September 17, 2019

Small-Business Guide: Real-Life Lessons in the Delicate Art of Setting Prices

The fear, of course, is that raising prices will send customers fleeing. While that can happen, many small businesses have raised prices and lived to tell about it.

They echo a common sentiment: setting prices strategically is not just about the numbers. Buyers are not necessarily looking for the best price, said Mark Kronenberg, founder of Math 1-2-3, a New York-based tutoring and test preparation company.

“I learned it’s a misconception that if you raise prices too much, you’ll have no business,” Mr. Kronenberg said. “There are many customers who shop based on quality, not lowest price.”

Over the years, some prospective clients have balked at Mr. Kronenberg’s rates — his highest hourly rate is now $200 — but he said the company has more than made up for the losses by attracting and retaining higher-end clients who are more inclined to keep a tutor for a long time.

“I think it’s best to avoid a race to the bottom,” he said. “It’s an easy race to win, but you won’t have a lot of profit to show for it.”

This guide offers examples of small-business owners who decided to raise prices and the lessons they learned.

DON’T ASSUME PRICE IS ALL About three years ago a computer error caused all of the prices on Headsets.com to be displayed at cost rather than retail. With the lower prices on display for a weekend, Mike Faith, the chief executive, expected sales to soar. Instead, the increase was marginal. “It was a big lesson for us,” Mr. Faith said.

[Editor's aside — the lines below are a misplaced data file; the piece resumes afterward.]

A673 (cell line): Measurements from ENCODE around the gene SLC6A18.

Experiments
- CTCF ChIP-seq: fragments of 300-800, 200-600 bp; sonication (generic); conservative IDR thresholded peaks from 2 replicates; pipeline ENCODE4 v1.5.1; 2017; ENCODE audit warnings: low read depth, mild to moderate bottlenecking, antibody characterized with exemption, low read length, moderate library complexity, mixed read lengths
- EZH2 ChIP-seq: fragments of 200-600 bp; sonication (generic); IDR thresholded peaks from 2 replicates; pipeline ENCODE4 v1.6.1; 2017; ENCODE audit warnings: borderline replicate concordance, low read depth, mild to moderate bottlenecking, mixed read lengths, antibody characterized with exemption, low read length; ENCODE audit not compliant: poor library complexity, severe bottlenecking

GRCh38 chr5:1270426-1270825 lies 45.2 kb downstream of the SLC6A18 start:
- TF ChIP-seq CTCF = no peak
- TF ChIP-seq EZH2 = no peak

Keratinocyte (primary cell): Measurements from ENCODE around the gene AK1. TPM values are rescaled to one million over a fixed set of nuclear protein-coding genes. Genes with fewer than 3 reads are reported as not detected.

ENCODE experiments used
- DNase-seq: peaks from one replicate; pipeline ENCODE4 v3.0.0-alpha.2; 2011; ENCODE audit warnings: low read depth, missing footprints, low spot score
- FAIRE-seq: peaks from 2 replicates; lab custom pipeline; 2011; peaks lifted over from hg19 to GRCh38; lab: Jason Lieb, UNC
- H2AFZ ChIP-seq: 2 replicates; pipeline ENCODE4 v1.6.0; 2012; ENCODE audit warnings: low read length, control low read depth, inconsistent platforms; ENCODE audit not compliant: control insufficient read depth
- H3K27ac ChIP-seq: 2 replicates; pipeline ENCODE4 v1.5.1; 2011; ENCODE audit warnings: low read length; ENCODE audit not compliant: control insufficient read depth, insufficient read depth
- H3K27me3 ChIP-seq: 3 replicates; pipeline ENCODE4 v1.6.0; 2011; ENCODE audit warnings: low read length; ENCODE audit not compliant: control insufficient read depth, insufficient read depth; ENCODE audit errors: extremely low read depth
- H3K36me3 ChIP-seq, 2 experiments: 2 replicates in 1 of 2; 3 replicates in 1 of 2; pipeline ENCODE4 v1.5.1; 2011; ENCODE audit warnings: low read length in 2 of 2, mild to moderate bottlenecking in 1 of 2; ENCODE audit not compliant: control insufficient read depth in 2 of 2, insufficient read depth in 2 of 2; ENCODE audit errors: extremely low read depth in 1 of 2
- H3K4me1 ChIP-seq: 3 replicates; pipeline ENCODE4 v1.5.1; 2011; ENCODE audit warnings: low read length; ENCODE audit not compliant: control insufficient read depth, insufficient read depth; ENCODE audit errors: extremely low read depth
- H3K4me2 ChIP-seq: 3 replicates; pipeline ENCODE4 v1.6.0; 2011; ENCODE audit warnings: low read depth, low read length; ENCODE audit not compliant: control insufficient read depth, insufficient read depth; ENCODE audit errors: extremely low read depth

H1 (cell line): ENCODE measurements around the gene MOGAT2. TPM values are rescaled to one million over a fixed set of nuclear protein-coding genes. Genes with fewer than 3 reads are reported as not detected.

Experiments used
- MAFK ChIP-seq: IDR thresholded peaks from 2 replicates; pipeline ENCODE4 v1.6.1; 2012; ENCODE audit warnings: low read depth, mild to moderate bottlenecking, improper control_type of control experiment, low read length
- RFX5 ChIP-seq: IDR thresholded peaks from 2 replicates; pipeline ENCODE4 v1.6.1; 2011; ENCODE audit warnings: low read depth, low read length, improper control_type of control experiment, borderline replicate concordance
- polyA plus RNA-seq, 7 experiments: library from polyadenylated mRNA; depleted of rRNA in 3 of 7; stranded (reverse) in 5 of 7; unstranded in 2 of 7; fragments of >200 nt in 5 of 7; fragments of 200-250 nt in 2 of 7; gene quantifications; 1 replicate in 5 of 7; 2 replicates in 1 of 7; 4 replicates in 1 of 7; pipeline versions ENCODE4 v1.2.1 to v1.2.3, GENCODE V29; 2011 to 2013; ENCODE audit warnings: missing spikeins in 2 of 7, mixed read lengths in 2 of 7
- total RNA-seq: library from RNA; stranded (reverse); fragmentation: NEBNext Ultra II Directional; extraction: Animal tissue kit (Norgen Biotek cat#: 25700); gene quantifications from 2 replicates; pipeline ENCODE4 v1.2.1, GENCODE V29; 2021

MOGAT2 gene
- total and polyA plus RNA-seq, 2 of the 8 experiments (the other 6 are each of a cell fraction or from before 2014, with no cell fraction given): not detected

He realized that sales for his company, which is based in San Francisco, were far less dependent on price than on what he now says differentiates his business: customer service. “Every call we get is answered by a human being within four rings,” he said, “and our reps are well trained and know a lot about the headsets.”

Since the incident, Mr. Faith has raised prices once, by 8 percent and without much fanfare, although regular customers were told in advance. The result? Revenue rose about 8 percent as well.

“Over all, we didn’t notice any change in sales revenues, but all our sales were of the higher margin,” he said. “Did some customers not like the price? Yes, I’m sure. But that’s the case with any price you charge — there’s always somebody cheaper. The truth about pricing is it’s an art with a little bit of science, rather than a science with a little bit of art.”

Melanie Downey, the owner of Wilava, which manufactures and sells natural skin care products, also assumed that her customers were motivated primarily by price. Over time, she realized she had set prices too low to sustain the business. Yet she hesitated to raise them because she wanted her products to be affordable for those who needed them, and many of her customers have cancer or severe skin problems, including children with eczema. Concerned about maintaining trust, she decided not to act until after the company’s spring busy season.

The increase will range from 4 percent to 20 percent across Wilava’s line. Ms. Downey has been alerting customers in person and has gotten positive, even encouraging, feedback. In the next few weeks she will begin telling online customers. “I’m nervous about that,” she said, “since I won’t get immediate feedback.”

Still, looking back at the last year, she said, “I wish I had done this months ago.”

RIVALS’ PRICES MAY NOT MATTER A lot of small-business owners set prices just by looking at what their competitors charge. Naomi Poe, founder of Better Batter Gluten Free Flour near Altoona, Pa., learned that it is important to try to understand how your customers value your product.

In the food industry, Ms. Poe said, customers generally look for the cheapest price, but because her flour and baking mixes contain no gluten, they cost more to manufacture. She initially tried to compete with products that contain gluten on price but lost money on every sale.

Article source: http://feeds.nytimes.com/click.phdo?i=6627d718f160ca48ac7c8f1c9e88c822